I’m not sure why I keep this journal up. When all this started I had ideas of how it would be, but none of it seems to matter. Every day is the same, so why even bother? But today I thought I’d write an entry because it’s Armistice Day. I’ve always called it that since I read Kurt Vonnegut as a kid. He thought it was more sacred than Veterans’ Day because when he was young most people believed that World War One really had ended all wars. I wish I could tell old Kurt that now finally managed to really do that, but not the way he hoped.
Thursday, December 17
Bulldozers have been through the neighborhood knocking down all the Red Flag houses and putting the wreckage into dump trucks and carting it away. The crews aren’t National Guard, but civilian workers in bright green suits with full respirators attached to their hard hats. It looks like my house is one of three left on the block. Interesting that they’re leaving the trees, as though someday they’ll build again.
Sunday, December 20
It’s been so long since I heard anything other than the loudspeaker announcements. I keep thinking I’ll drag out the record player, but I just don’t have the energy. I don’t even talk to myself.
Friday, December 25th
My grandmother told me that when she was little they draped all the mirrors in the house in black fabric whenever somebody died. I’d planned on doing that with the holidays, shrouding them and walking past without looking, but was astonished when I opened the front door to find not the usual Guard ration box but a Dean & Deluca holiday basket containing a tin of smoked turkey, several boxes of crackers, chocolate, hard candy, cans of Danish Cheese, and even a canned Virginia Ham. Best of all was an unopened fifth of Johnny Walker Red. I never was much of a drinker, but I went right away to get a glass from the kitchen and poured myself a generous knock and took it right down, feeling the delicious warmth spread through me like the fountain of youth. I had some crackers and cheese and a bit of the ham. It’s salted and should last a few days. The kitchen is almost as cold as a refrigerator anyway. I have no idea who left this treasure for me, but God bless you.
Friday, January 1
I should mention that there were no elections last year. That should be obvious to the reader, assuming history is still being written. From my window I can see the enormous billboard of his face superimposed against an American flag that towers over what’s left of this neighborhood. The loudspeakers now broadcast in the president’s voice.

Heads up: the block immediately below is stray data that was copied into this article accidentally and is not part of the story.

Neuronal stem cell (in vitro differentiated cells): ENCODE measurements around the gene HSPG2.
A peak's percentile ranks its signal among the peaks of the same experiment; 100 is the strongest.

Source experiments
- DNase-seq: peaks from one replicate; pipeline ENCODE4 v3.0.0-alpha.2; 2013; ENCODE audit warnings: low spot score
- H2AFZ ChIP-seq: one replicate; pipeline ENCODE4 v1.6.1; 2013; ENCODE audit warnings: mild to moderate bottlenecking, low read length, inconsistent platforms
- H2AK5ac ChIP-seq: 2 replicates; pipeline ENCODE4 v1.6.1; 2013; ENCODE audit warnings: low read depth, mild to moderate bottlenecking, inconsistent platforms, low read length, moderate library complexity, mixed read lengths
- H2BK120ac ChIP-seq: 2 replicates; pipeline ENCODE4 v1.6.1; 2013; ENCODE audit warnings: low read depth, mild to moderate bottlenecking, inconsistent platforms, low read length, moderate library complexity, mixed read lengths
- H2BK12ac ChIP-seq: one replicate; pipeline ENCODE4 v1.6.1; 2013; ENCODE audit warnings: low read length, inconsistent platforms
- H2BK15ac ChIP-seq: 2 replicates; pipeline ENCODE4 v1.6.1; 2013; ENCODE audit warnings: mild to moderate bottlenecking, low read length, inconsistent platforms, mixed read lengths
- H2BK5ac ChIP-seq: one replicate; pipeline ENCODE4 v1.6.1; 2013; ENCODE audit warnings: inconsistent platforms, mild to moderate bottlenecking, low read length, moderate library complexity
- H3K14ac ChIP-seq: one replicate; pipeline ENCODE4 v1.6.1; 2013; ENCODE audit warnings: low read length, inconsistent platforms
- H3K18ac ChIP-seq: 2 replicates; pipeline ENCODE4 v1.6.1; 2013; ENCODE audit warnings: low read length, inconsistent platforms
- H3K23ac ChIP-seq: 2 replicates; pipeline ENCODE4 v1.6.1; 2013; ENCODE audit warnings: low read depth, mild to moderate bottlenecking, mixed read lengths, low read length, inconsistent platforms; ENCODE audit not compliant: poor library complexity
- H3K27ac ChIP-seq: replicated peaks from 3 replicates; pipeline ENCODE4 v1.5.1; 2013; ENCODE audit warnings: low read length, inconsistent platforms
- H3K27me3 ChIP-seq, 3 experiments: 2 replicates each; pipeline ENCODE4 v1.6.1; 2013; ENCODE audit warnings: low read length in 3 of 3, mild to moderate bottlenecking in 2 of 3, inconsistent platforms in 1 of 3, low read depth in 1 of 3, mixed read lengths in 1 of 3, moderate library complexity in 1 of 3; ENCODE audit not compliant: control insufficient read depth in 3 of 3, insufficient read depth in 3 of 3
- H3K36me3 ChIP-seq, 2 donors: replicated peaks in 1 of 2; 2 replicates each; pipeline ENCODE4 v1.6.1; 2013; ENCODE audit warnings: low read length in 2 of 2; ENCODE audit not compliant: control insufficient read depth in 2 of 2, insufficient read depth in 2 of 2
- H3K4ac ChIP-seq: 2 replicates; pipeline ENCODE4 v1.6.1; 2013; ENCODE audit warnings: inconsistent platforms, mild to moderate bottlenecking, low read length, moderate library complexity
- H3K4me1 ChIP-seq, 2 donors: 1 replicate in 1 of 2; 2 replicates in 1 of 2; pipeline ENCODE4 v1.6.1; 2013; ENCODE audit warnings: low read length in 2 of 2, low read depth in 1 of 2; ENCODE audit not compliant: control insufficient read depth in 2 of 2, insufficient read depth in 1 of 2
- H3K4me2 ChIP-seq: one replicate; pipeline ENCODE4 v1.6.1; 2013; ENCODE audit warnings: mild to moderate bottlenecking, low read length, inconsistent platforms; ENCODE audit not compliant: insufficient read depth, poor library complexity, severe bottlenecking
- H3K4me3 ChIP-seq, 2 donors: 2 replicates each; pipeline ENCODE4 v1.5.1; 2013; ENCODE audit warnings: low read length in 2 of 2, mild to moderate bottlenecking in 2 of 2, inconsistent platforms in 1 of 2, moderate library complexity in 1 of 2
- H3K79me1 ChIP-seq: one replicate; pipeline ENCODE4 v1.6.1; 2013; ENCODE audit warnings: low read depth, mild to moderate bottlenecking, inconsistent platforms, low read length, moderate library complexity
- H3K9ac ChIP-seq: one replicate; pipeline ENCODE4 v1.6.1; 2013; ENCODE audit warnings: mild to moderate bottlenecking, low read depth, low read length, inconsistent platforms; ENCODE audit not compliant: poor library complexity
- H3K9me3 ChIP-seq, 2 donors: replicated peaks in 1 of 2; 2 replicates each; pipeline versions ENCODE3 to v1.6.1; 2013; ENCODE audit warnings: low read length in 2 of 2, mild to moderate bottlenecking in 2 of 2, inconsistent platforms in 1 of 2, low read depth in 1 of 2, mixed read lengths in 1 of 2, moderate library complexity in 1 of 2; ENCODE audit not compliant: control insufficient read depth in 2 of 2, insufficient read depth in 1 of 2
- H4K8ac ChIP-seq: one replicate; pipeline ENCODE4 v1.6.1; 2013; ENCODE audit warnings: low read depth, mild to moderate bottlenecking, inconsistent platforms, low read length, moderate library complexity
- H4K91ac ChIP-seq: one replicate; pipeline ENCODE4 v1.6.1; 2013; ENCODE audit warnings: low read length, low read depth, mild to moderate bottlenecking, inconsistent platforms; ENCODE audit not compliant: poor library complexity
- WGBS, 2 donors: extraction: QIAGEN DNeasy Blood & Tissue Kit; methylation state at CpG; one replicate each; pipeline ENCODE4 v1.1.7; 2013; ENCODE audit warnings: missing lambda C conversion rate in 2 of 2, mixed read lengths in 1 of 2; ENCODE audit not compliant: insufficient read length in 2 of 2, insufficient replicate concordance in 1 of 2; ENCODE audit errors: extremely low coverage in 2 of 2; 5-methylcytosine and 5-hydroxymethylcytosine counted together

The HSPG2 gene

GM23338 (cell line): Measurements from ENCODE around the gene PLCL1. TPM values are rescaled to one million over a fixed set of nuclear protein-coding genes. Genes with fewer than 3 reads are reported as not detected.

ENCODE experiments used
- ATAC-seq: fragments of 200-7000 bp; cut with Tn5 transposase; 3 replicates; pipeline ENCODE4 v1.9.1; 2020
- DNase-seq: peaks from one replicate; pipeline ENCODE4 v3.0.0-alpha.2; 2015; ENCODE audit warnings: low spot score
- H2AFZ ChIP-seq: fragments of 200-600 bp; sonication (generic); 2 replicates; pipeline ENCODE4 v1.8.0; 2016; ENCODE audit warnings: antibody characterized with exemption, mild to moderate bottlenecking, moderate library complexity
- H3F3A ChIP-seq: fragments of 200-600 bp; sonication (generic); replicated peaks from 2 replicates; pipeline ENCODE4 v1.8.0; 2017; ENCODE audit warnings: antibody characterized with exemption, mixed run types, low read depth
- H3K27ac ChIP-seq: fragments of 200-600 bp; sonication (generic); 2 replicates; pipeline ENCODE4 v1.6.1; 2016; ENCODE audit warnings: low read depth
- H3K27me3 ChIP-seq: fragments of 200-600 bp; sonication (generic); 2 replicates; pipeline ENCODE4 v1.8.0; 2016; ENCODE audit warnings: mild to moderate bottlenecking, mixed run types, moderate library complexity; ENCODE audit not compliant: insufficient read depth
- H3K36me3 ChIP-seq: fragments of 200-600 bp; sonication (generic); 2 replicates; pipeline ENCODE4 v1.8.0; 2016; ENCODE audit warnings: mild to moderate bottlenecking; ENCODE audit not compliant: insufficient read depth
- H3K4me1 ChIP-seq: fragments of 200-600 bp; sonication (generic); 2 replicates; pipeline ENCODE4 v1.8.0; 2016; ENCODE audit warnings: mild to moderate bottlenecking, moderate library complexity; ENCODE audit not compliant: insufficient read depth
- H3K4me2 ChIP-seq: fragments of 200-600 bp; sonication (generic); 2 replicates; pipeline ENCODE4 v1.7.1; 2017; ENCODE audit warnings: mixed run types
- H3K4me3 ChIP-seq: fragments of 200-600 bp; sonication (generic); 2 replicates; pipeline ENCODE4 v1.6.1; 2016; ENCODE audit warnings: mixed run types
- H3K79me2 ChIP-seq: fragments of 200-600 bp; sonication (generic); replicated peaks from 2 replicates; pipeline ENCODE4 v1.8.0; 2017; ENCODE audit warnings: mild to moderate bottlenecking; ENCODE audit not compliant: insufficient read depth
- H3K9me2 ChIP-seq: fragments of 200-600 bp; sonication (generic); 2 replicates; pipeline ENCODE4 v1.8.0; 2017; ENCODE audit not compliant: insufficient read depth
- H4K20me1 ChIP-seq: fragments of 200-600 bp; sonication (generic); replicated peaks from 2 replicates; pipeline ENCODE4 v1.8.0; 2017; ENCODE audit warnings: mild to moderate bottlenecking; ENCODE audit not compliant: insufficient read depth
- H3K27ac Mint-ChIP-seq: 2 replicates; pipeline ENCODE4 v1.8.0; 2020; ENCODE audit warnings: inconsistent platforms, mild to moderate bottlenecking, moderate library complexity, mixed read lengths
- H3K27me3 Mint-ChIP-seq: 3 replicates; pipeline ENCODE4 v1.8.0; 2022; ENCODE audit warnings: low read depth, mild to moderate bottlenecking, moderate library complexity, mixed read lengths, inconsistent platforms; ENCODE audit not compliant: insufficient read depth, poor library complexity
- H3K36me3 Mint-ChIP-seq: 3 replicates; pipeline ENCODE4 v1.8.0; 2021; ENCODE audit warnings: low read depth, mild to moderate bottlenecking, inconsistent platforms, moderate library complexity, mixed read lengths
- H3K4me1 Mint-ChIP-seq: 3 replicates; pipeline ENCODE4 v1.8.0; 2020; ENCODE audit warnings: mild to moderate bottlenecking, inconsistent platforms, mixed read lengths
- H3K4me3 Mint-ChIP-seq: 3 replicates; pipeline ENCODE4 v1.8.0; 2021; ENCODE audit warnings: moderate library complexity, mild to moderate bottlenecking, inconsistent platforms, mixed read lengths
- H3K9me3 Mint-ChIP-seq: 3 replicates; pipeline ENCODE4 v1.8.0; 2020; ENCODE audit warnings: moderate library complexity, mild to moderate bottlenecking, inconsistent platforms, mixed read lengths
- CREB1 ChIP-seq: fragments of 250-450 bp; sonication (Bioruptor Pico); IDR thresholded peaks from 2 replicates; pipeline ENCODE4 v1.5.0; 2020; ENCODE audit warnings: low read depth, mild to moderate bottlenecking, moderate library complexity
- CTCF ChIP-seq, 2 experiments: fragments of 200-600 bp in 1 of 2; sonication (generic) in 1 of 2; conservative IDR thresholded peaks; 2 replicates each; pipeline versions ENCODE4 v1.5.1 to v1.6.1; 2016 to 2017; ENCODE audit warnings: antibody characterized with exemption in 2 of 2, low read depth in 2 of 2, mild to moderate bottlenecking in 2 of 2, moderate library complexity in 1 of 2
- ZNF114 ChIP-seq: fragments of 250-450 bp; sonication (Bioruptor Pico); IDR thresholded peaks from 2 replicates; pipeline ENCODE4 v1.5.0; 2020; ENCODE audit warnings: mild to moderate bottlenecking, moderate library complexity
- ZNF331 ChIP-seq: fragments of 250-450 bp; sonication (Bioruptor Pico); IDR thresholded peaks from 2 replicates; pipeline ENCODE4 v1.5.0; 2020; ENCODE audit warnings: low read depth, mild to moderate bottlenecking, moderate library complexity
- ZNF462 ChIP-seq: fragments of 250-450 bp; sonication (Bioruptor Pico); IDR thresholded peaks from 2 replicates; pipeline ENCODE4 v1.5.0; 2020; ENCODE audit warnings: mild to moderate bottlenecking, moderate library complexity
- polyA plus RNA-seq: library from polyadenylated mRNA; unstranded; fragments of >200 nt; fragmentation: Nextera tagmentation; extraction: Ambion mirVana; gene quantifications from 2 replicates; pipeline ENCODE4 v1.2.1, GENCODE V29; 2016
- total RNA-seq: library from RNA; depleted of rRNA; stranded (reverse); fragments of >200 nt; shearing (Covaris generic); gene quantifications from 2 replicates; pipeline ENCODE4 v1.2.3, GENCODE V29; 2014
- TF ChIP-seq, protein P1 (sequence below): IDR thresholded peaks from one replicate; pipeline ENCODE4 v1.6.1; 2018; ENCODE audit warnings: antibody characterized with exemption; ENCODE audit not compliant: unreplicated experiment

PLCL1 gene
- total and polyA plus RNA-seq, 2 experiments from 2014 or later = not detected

Monday, January 18
Fever these past two weeks. It broke last night. My chest feels like a horse is standing on it, but I can somewhat breathe now.
Tuesday, January 19
Perhaps I am going live after all.
A disease amongst us was mighty, hell
The receipt of taxes, symptoms unheard
we believe, we disaster
that our will, hidden agendas
the ruins that we caked
A slippery band wagon
an october trojan horse
we haven't learnt anything at all
Since humanity is a disease
Why are we all not dead?
Because we distance ourself from those in need
Though the virus that did spread
asked for distance from ourselves
Now that we are free to roam the Earth
Humanity is still distant
unable to spread.
A slippery band wagon
an october trojan horse
we haven't learnt anything at all
Most of Humanity doesn’t give a fuck about anything but themselves
Have you noticed
the impact of the virus
on the world?
The clear blue waters,
the green trees,
the wild animals,
people caring for one another,
people actually giving a fuck about mental health,
safety a number one priority,
and time spent wisely?
has come out of this.
But as soon as
the Coronavirus ceases
it’s the end
(There won’t be clean oceans, more trees, welcoming arms, and contentment; for humanity will destroy any positive progress that we have made—we always do, eventually).
you have no excuse
to stand still.
that the world
started moving again,
you are expected to go
back to normal,
and you are
into the blinding light